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“Skill of Generalized Additive Model to Detect PM2.5 Health Signal in the Presence of Confounding Variables”
Garcia, V., P. Porter, E. Gego, AND S. Rao. “Skill of Generalized Additive Model to Detect PM2.5 Health Signal in the Presence of Confounding Variables”. 9th International Conference on Air Quality, Garmisch-Partenkirchen, GERMANY, March 24 - 28, 2014.
The National Exposure Research Laboratory (NERL) Atmospheric Modeling and Analysis Division (AMAD) conducts research in support of EPA mission to protect human health and the environment. AMAD research program is engaged in developing and evaluating predictive atmospheric models on all spatial and temporal scales for forecasting the air quality and for assessing changes in air quality and air pollutant exposures, as affected by changes in ecosystem management and regulatory decisions. AMAD is responsible for providing a sound scientific and technical basis for regulatory policies based on air quality models to improve ambient air quality. The models developed by AMAD are being used by EPA, NOAA, and the air pollution community in understanding and forecasting not only the magnitude of the air pollution problem, but also in developing emission control policies and regulations for air quality improvements.
Summary. Measures of health outcomes are collinear with meteorology and air quality, making analysis of connections between human health and air quality difficult. The purpose of this analysis was to determine time scales and periods shared by the variables of interest (and by implication scales and periods that are not shared). Hospital admissions, meteorology (temperature and relative humidity), and air quality (PM2.5 and daily maximum ozone) for New York City during the period 2000-2006 were decomposed into temporal scales ranging from 2 days to greater than two years using a complex wavelet transform. Health effects were modeled as functions of the wavelet components of meteorology and air quality using the generalized additive model (GAM) framework. This simulation study showed that GAM is extremely successful at extracting and estimating a health effect embedded in a dataset. It also shows that, if the objective in mind is to estimate the health signal but not to fully explain this signal, a simple GAM model with a single confounder (calendar time) whose smooth representation includes a sufficient number of constraints is as good as a more complex model.Introduction. In the context of wavelet regression, confounding occurs when two or more independent variables interact with the dependent variable at the same frequency. Confounding also acts on a variety of time scales, changing the PM2.5 coefficient (magnitude and sign) and its significance according to the amount of variability at non-confounding time scales. Removal of time scales that do not interact from an analysis of hospital admissions and PM2.5 has the potential for reducing bias and parameter uncertainty. A simulation using the GAM model as presented in epidemiological studies was designed to assess how collinearity between PM2.5 and four confounding variables (calendar time values, ozone 8-hr daily maximum concentration, daily maximum temperature, and relative humidity), limits our ability to accurately quantify the health effect (β) of PM2.5 on daily counts of hospital admissions. Main. The objective of the simulation was to assess the skills of the GAM model at teasing out the health factor hidden in the data. In addition to this basic dataset, a factor variable indicating whether or not a given day coincides with the 3-month (June to August) ozone season was also integrated in the dataset to allow comparison of GAM results obtained when continuous time series or temporally unconnected seasons are utilized. In order for the results not to give precedence to the confounding variables, time series of all confounders were kept unchanged for all model runs while time series of PM and HA were systematically modified. The correlation coefficient increases with the number of knots in the time smooth function, supporting that the overall effect of PM pollution on hospital admissions is rather small in comparison to the effects of other factors such as seasonality. Increasing the number of knots, i.e., increasing the winding of the ‘time’ smooth factor, quickly causes the significance of the other confounders to vanish. The latter finding suggests that a very simple GAM model in which ‘time’ is defined as the only confounder but the number of knots in the smooth term is large would be more adequate than a more complicated model to tease out the health signal embedded in the data.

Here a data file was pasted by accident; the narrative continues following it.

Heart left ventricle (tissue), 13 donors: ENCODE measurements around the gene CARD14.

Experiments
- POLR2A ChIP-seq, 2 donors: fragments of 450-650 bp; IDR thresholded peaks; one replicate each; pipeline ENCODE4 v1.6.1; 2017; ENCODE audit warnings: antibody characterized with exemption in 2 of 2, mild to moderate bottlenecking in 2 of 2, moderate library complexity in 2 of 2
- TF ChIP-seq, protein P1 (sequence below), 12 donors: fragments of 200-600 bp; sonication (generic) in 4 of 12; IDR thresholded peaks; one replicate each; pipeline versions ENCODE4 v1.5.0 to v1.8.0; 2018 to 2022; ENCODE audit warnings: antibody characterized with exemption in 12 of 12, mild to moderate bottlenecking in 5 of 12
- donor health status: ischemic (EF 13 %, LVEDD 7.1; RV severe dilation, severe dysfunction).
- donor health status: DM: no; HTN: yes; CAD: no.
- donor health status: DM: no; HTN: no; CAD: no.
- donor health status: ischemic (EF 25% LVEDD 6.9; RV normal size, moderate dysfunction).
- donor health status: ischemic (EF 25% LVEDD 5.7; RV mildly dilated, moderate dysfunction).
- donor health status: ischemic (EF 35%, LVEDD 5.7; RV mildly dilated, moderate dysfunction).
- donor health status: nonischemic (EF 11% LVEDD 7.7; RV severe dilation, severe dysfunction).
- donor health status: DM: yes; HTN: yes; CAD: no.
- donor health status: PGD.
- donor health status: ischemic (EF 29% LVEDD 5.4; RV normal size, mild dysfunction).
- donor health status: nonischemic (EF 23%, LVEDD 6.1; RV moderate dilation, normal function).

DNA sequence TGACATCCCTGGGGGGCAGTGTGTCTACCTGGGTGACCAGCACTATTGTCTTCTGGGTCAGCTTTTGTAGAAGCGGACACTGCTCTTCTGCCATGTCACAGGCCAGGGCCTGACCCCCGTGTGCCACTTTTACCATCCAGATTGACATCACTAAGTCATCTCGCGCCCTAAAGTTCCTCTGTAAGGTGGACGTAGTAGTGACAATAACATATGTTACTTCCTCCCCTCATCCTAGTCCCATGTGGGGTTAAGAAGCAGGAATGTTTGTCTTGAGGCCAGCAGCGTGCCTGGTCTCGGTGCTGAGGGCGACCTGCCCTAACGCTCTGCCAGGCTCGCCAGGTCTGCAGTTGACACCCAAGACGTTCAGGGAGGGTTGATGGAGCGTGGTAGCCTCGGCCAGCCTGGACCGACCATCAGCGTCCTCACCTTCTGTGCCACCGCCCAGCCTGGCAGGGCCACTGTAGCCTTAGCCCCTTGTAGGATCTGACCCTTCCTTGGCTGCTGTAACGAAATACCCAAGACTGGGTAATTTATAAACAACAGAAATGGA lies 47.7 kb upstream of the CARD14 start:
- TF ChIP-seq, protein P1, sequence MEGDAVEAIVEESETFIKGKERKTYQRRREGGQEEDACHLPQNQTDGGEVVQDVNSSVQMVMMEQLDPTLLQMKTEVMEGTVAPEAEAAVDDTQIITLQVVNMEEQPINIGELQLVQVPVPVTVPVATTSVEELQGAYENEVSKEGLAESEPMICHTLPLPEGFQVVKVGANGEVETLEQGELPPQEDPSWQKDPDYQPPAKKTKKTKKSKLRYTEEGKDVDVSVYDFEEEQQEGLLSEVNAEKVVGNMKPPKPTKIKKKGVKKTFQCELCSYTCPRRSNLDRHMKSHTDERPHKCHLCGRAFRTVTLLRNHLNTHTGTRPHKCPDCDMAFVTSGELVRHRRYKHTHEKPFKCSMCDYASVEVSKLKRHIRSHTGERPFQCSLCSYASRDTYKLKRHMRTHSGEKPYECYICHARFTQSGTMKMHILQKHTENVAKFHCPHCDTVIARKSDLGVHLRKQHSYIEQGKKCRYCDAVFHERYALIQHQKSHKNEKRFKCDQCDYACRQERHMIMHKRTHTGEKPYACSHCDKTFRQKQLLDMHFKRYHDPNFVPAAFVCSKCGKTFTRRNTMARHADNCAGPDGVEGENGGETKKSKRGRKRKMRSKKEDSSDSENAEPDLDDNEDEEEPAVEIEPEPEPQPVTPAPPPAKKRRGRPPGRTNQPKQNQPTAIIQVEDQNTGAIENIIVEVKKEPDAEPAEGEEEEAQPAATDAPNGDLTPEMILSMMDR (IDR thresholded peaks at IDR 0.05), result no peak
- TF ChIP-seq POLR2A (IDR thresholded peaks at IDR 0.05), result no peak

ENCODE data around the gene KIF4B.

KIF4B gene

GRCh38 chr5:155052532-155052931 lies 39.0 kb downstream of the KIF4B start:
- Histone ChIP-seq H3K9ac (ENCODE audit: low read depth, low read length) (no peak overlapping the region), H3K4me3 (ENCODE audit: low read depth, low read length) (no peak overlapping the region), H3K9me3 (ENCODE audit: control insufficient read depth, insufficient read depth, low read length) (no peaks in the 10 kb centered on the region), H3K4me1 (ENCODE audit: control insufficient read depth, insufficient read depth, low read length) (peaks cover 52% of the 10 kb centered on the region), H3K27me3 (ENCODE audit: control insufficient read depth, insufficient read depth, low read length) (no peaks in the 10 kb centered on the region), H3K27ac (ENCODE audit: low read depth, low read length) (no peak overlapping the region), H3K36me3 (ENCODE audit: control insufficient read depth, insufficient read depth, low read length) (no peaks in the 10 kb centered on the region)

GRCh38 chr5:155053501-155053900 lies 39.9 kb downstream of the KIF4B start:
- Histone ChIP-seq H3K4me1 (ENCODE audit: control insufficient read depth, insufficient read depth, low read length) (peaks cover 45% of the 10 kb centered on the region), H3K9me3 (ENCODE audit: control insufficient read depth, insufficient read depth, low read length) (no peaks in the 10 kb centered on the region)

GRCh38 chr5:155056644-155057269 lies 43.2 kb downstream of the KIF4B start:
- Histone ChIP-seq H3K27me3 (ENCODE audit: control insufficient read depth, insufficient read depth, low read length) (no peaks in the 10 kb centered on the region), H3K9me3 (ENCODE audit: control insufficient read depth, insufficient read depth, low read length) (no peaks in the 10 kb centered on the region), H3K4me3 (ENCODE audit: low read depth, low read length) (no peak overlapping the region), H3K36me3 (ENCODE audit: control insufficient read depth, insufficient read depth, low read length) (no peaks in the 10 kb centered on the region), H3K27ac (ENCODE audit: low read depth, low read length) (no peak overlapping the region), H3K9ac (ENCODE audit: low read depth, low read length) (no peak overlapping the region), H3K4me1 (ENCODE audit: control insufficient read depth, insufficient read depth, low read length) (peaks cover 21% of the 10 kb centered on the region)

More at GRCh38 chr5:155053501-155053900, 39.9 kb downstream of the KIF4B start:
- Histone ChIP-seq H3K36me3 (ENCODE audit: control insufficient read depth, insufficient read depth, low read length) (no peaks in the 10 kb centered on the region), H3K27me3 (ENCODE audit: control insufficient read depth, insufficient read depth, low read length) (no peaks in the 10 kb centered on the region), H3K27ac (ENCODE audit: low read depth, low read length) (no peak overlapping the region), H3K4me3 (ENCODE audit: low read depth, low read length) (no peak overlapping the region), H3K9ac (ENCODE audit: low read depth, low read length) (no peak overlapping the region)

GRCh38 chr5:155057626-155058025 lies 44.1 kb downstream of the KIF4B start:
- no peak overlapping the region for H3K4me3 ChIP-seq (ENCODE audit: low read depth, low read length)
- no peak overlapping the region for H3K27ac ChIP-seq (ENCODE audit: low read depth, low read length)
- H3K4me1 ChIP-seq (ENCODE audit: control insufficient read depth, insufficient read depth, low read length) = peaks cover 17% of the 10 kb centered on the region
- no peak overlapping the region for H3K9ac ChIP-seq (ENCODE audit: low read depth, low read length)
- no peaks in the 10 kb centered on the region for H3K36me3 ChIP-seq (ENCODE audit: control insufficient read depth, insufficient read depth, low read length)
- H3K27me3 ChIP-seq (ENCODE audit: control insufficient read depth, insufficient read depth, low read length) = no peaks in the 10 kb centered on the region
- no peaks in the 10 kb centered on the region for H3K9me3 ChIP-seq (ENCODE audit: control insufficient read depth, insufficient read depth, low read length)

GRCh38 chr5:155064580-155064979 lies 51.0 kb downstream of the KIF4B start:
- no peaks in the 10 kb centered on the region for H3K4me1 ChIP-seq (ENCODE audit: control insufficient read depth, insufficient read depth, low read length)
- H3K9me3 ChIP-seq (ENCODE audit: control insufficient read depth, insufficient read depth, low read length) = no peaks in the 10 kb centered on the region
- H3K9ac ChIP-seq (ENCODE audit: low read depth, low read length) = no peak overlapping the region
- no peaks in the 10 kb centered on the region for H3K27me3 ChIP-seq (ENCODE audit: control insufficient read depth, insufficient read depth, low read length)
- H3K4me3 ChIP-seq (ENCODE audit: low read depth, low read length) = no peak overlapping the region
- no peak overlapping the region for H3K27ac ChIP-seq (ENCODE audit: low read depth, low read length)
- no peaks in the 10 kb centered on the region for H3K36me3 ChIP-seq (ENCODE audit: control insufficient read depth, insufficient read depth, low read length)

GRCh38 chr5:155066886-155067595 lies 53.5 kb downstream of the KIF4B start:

Record Details:Record Type: DOCUMENT (PRESENTATION/SLIDE)
Organization:U.S. ENVIRONMENTAL PROTECTION AGENCY
OFFICE OF RESEARCH AND DEVELOPMENT
NATIONAL EXPOSURE RESEARCH LABORATORY
ATMOSPHERIC MODELING DIVISION
AIR-SURFACE PROCESSES MODELING BRANCH